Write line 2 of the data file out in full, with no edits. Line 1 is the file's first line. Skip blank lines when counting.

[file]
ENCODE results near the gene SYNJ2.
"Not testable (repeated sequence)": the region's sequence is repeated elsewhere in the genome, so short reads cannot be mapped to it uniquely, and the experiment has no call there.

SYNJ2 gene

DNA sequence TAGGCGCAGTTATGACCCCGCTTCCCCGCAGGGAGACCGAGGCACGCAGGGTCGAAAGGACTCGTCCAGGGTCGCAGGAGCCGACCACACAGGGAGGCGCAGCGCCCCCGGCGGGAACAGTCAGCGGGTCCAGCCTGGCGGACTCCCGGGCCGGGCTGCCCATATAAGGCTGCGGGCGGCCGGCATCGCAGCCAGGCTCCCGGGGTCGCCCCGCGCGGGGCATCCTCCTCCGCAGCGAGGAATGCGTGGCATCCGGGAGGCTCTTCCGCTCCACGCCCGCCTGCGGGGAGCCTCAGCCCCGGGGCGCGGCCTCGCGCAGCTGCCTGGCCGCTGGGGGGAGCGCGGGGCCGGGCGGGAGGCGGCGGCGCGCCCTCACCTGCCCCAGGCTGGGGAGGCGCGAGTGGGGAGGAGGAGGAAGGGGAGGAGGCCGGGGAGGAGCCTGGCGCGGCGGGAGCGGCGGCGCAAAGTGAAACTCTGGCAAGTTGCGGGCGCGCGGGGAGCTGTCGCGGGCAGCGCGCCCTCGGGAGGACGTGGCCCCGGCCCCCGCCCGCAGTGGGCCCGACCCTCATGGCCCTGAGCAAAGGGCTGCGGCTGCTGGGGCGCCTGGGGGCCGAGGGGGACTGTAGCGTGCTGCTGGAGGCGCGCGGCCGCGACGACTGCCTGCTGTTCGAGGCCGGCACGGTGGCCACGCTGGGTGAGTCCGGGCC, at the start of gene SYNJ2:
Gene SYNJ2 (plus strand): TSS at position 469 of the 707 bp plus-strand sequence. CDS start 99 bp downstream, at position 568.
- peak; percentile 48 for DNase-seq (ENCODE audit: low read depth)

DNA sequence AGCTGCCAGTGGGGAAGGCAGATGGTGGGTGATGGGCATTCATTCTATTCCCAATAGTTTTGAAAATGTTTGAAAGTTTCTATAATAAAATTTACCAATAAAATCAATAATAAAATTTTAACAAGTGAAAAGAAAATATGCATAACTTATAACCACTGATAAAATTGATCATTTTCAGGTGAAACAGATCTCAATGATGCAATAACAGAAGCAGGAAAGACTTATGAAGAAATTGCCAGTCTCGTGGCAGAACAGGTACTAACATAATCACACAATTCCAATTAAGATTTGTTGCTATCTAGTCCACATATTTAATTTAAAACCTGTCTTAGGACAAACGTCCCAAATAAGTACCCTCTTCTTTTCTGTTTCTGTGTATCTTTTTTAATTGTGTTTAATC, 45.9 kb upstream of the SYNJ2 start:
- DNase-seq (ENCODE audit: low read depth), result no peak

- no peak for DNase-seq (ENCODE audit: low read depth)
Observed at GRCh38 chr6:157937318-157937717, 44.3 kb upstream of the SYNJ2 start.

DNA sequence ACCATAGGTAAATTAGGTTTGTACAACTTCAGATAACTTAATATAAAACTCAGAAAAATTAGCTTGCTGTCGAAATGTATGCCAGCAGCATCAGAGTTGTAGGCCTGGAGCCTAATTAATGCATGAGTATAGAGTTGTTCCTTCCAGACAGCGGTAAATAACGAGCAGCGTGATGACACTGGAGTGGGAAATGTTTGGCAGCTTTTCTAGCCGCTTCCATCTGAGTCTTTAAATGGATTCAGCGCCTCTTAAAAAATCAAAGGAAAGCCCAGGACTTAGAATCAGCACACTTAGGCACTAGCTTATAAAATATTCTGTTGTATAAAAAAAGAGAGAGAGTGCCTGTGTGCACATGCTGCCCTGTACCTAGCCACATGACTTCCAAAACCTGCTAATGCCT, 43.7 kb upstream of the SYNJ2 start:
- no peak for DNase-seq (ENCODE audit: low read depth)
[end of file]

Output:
"Not testable (repeated sequence)": the region's sequence is repeated elsewhere in the genome, so short reads cannot be mapped to it uniquely, and the experiment has no call there.